Coach Dan’s Tale 2Q

Adapt, that was the key word. It meant survival, yes, that was Poppa’s point of emphasis. From generation to generation, do not let the light go out. But rooted in that word, that concept, was also the concept of change. The Judaism of his youth, from the north side of Chicago — that was not the Judaism he had found in Missouri, was not the Judaism of his friends from Israel, was not the Judaism of the small community he visited during High Holy Days.

It wasn’t just religion, although he had begun to realize that being a good Jew mattered more to him than he would have cared to admit even a few years ago. Sh’ma Yisrael, Adonai Eloheinu, Adonai Echad. But there was more — politics, music, art. Fencing.

Dan picked up the fencing glove, left lazily on his bed. He realized he had been attempting all his adult life to be the same person he had been in his youth, had been determined to hold on to what mattered most to him. And those aspects of him could survive, yes — but only if he changed, adapted to his surroundings. He could live in Bark Bay, could still be a Jew, a teacher, a fencing coach — but not the same Jew, the same intellect, the same fencer, he had been in his youth.

He put down the fencing glove, back on the bed near where it lay before, and walked back into the living room of his apartment. He looked at the telephone, inert on the table, a silent portal to different worlds. If he waited long enough Colleen would call again, demanding an answer to the job opening she had arranged on his behalf.

We’re either running from something, or running to something.

Dan Jacobs, English instructor at Bark Bay High School, coach of the Bark Bay fencing team — Coach Dan picked up the telephone, pushed a button until Colleen’s number displayed on the small screen, pressed Talk. He held the receiver to his ear, heard the distant ringing on the other end. A moment later Colleen would answer, and thought he did not use the exact words, he would tell her that, for now anyway, he was determined to remain still.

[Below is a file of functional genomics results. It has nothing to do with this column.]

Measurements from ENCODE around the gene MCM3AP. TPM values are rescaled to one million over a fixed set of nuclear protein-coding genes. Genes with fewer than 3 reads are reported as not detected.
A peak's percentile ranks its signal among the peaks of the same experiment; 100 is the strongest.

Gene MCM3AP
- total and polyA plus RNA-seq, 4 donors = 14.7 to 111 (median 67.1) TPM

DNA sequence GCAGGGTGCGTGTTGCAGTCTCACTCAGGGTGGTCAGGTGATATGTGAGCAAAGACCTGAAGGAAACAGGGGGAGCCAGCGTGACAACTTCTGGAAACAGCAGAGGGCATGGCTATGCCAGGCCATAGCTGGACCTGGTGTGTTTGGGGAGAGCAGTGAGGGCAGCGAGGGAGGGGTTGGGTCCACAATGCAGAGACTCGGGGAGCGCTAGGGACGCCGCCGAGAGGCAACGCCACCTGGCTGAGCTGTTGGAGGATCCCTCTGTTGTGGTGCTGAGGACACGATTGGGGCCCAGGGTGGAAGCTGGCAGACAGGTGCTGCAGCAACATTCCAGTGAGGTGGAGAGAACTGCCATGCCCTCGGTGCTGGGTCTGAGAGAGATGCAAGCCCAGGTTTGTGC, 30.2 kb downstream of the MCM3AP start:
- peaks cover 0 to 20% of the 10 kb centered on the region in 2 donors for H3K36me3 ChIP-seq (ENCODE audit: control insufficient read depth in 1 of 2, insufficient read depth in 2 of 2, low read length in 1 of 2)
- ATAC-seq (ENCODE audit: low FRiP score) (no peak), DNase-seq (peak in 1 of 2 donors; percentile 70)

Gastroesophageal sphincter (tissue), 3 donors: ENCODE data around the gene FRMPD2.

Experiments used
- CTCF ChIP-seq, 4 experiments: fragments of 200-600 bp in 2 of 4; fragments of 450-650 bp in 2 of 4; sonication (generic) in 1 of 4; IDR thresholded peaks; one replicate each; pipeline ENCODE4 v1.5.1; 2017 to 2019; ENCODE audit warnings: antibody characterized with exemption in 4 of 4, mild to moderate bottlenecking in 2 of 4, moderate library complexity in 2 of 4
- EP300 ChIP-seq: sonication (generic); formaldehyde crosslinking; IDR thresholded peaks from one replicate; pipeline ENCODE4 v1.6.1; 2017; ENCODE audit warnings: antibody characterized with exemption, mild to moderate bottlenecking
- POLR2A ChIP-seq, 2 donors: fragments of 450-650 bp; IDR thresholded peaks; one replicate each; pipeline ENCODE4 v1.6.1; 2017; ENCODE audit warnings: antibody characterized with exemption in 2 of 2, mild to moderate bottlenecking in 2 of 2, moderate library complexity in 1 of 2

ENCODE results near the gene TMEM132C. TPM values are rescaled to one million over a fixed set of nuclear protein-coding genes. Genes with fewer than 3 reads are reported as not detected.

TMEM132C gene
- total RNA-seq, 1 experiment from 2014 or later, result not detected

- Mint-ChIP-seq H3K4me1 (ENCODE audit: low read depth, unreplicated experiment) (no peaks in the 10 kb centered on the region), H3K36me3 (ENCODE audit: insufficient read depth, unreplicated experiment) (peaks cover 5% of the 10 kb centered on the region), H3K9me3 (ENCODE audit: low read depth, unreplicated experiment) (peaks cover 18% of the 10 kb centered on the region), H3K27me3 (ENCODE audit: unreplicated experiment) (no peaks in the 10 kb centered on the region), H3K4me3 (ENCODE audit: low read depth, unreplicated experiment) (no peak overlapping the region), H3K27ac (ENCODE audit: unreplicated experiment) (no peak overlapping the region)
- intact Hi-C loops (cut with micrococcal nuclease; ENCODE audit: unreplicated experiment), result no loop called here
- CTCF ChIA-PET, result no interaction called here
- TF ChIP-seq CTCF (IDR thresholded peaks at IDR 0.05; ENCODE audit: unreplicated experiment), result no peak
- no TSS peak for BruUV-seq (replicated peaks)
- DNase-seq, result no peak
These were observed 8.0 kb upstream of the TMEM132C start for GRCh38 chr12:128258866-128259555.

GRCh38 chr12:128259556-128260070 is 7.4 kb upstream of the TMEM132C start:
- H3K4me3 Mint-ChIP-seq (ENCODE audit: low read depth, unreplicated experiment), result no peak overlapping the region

End of “Coach Dan’s Tale”

Coach Dan’s Tale 2P

There was still that job, at Maine Central. He looked at his phone, thought about how a simple return call to Colleen would set in motion a chain of events leading to, to . . .

We’re either running towards something, or running from something.

He would be back in Illinois, just north of Chicago. “Don’t you ever miss your hometown?” Katie had asked, several times, never accepting his pat yes, and no response. “You know I’m not a religious man,” he’d explain, “but not having to take vacation days on Rosh Hashanah and Yom Kippur, that would be nice.” Then Katie would challenge him — she really was differentshe had an independence, an intellect, a moxie — they probably needed teachers back in Skokie. “That’s not what I want,” he’d reply. “I’d be just another face in the crowd. Not comfortable with that.”

And for years he had been comfortable as a wanderer, never staying in one place too long. Seven years in Bark Bay — nearly twice as long as he’d stayed in any one place since leaving home for college — this wasn’t a coincidence. Fencing had something to do with that, but so had Katie. Bjut Katie was engaged now, to Wayne. Katie would stay in Bark Bay, decorate cakes, start a family, host Thanksgiving for her grandchildren, would die in Bark Bay after a long, happy life. Katie belonged here.

And Dan — he could belong here, should he choose. Many Jews lived in small American towns, as his grandfather would remind him. We are a strong people, Poppa would say, leaning forward for emphasis. We adopt to our surrondings, blending in without losing our identity.

Coach Dan’s Tale 2O

Coaching the fencing team had certainly given him a jolt, a thrust of energy to his teaching career that was always threatened with stagnation in a small town like Bark Bay. And with Miles the previous three years the team had flourished, had enjoyed success he hadn’t hoped to imagine.

But Dan knew that had been an unusual stroke of good fortune, a warm week in the middle of winter. Miles was an outstanding all-around athlete, who felt the team sports that Bark Bay High didn’t allow him to fully express his individual ability. Fencing for him was a novelty, an experiment — and as his struggles in college demonstrated, it only held his interest so long as he enjoyed success.